Google installed a 1.6 MW solar panel array at its headquarters in Mountain View in 2007.  The question was, “Does cleaning the solar panels make them more effective?”  They analyzed the mountains of data collected about the energy that these panels produce — after rain, after cleaning and at different times of the year.

There are two different sets of solar panels on the Google campus — completely flat ones installed on carports, and rooftop ones that are mounted on an angle.

Since the carport solar panels have no tilt, rain does not do a good job of rinsing off the dirt they collect. (Also, the carports are situated across from a sand field, which doesn’t help the situation.)  After cleaning these panels for the first time after they had been in operation for 15 months, their energy output doubled overnight.  Ceaning them again eight months later and their output instantly increased by 36 percent. In fact, Google Staff found that cleaning these panels is the #1 way to maximize the energy they produce. As a result, they have added the carport solar panels to their spring cleaning checklist.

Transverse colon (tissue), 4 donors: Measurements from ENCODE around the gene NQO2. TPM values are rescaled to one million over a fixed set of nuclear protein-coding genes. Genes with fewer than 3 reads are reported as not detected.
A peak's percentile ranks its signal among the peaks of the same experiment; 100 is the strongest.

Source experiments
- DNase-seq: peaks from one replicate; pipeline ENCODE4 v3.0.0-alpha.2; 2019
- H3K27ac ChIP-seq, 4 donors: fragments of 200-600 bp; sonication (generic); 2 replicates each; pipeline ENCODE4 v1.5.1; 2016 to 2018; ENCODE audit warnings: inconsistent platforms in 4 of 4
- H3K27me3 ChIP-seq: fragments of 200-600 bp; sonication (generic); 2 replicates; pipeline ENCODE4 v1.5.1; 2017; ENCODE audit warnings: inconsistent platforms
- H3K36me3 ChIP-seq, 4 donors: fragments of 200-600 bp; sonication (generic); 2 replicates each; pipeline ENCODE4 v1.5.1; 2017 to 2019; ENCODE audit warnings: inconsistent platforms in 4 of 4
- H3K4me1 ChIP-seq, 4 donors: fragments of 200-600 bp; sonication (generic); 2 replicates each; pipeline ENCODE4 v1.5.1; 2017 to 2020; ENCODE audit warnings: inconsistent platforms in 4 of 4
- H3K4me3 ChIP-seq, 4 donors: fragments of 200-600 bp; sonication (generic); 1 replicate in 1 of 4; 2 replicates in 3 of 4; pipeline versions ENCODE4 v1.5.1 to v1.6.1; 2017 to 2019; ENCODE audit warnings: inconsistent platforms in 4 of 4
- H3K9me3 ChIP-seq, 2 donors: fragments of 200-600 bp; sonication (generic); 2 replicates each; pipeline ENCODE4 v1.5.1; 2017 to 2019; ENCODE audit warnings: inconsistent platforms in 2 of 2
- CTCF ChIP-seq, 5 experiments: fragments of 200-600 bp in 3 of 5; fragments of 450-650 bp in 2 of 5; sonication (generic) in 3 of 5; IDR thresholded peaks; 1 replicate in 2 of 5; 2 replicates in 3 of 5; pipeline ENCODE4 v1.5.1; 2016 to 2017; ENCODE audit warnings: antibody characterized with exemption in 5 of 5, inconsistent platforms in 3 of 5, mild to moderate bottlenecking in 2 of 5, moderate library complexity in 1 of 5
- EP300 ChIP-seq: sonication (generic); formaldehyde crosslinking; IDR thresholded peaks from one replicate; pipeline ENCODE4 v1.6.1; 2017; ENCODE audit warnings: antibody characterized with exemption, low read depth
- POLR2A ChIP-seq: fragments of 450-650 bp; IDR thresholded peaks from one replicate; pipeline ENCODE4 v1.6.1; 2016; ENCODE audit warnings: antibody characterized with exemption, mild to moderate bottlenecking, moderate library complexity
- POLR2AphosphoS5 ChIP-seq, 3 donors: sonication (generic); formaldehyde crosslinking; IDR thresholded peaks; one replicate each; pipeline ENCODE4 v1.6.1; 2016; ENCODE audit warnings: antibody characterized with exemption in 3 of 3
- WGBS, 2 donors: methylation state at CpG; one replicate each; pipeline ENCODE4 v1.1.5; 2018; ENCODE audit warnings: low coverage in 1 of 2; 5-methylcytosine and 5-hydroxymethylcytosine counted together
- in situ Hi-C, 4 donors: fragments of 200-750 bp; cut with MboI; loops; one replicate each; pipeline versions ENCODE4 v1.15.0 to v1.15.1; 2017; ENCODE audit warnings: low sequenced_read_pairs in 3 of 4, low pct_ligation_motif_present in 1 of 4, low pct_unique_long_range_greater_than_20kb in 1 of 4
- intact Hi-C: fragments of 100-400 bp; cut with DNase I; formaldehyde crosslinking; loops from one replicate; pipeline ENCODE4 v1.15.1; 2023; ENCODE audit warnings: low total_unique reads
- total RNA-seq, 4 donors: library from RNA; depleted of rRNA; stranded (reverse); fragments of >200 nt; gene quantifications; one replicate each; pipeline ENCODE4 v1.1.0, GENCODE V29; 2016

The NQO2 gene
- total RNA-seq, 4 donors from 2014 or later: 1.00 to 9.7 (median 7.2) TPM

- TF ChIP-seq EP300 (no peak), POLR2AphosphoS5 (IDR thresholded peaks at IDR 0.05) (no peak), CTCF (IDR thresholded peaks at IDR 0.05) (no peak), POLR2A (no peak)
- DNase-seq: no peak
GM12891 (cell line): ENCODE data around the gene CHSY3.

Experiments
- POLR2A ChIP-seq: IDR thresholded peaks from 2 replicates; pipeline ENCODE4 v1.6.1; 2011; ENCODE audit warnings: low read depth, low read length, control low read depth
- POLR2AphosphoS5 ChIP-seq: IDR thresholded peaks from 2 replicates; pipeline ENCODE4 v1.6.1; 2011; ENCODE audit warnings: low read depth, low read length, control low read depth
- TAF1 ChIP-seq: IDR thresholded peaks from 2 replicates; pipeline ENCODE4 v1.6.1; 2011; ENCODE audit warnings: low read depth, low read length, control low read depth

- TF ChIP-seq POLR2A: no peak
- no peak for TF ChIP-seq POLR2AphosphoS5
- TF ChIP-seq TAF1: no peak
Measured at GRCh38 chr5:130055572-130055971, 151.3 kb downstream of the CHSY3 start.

The rooftop solar panels are a different story. The data indicates that rain does a sufficient job of cleaning the tilted solar panels. Some dirt does accumulate in the corners, but the resulting reduction in energy output is fairly small — and cleaning tilted panels does not significantly increase their energy production. So for now, They Mother Nature take care of cleaning the rooftop panels.

Accumulated dirt in the corners of a rooftop solar panel

If you want to learn more about the solar study, check out these slides showing the effects that seasonality, tilt, dirt, particulate matter, rain and cleaning have on Google’s solar energy output.